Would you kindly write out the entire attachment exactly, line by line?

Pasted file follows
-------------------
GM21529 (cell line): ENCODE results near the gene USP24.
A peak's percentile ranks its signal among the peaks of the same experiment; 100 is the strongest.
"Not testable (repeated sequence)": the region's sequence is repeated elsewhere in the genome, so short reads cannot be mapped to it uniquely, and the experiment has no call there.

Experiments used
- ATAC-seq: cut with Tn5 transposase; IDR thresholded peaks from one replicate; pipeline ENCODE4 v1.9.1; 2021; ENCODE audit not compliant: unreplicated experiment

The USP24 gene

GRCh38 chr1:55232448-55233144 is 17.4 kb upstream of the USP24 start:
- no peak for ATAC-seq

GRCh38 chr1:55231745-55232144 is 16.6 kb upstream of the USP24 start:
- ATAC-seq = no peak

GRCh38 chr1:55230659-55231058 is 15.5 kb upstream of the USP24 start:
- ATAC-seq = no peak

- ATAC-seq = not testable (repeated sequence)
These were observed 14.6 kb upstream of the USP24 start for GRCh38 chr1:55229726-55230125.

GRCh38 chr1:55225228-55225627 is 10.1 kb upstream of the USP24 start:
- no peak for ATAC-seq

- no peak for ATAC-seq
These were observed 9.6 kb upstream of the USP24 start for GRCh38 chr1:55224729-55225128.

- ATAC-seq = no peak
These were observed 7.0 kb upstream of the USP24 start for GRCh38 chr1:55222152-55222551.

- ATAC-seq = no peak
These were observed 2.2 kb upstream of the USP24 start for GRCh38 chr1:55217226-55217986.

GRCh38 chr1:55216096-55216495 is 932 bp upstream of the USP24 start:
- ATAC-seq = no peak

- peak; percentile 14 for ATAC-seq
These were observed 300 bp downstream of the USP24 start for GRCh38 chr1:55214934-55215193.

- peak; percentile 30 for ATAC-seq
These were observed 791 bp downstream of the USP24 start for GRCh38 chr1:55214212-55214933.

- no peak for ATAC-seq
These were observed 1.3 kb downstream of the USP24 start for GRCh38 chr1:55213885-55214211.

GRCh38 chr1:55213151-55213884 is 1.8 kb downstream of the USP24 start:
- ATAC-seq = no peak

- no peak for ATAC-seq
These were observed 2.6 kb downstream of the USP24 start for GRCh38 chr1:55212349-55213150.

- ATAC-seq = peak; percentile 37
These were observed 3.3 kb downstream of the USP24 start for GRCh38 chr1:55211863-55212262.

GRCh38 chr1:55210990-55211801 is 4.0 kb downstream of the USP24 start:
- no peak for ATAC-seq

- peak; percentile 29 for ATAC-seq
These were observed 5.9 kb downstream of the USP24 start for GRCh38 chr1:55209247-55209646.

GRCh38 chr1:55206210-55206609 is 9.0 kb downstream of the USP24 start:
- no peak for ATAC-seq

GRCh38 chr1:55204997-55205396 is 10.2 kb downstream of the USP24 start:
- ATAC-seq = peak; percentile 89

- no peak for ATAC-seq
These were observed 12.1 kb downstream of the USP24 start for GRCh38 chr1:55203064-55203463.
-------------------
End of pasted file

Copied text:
GM21529 (cell line): ENCODE results near the gene USP24.
A peak's percentile ranks its signal among the peaks of the same experiment; 100 is the strongest.
"Not testable (repeated sequence)": the region's sequence is repeated elsewhere in the genome, so short reads cannot be mapped to it uniquely, and the experiment has no call there.

Experiments used
- ATAC-seq: cut with Tn5 transposase; IDR thresholded peaks from one replicate; pipeline ENCODE4 v1.9.1; 2021; ENCODE audit not compliant: unreplicated experiment

The USP24 gene

GRCh38 chr1:55232448-55233144 is 17.4 kb upstream of the USP24 start:
- no peak for ATAC-seq

GRCh38 chr1:55231745-55232144 is 16.6 kb upstream of the USP24 start:
- ATAC-seq = no peak

GRCh38 chr1:55230659-55231058 is 15.5 kb upstream of the USP24 start:
- ATAC-seq = no peak

- ATAC-seq = not testable (repeated sequence)
These were observed 14.6 kb upstream of the USP24 start for GRCh38 chr1:55229726-55230125.

GRCh38 chr1:55225228-55225627 is 10.1 kb upstream of the USP24 start:
- no peak for ATAC-seq

- no peak for ATAC-seq
These were observed 9.6 kb upstream of the USP24 start for GRCh38 chr1:55224729-55225128.

- ATAC-seq = no peak
These were observed 7.0 kb upstream of the USP24 start for GRCh38 chr1:55222152-55222551.

- ATAC-seq = no peak
These were observed 2.2 kb upstream of the USP24 start for GRCh38 chr1:55217226-55217986.

GRCh38 chr1:55216096-55216495 is 932 bp upstream of the USP24 start:
- ATAC-seq = no peak

- peak; percentile 14 for ATAC-seq
These were observed 300 bp downstream of the USP24 start for GRCh38 chr1:55214934-55215193.

- peak; percentile 30 for ATAC-seq
These were observed 791 bp downstream of the USP24 start for GRCh38 chr1:55214212-55214933.

- no peak for ATAC-seq
These were observed 1.3 kb downstream of the USP24 start for GRCh38 chr1:55213885-55214211.

GRCh38 chr1:55213151-55213884 is 1.8 kb downstream of the USP24 start:
- ATAC-seq = no peak

- no peak for ATAC-seq
These were observed 2.6 kb downstream of the USP24 start for GRCh38 chr1:55212349-55213150.

- ATAC-seq = peak; percentile 37
These were observed 3.3 kb downstream of the USP24 start for GRCh38 chr1:55211863-55212262.

GRCh38 chr1:55210990-55211801 is 4.0 kb downstream of the USP24 start:
- no peak for ATAC-seq

- peak; percentile 29 for ATAC-seq
These were observed 5.9 kb downstream of the USP24 start for GRCh38 chr1:55209247-55209646.

GRCh38 chr1:55206210-55206609 is 9.0 kb downstream of the USP24 start:
- no peak for ATAC-seq

GRCh38 chr1:55204997-55205396 is 10.2 kb downstream of the USP24 start:
- ATAC-seq = peak; percentile 89

- no peak for ATAC-seq
These were observed 12.1 kb downstream of the USP24 start for GRCh38 chr1:55203064-55203463.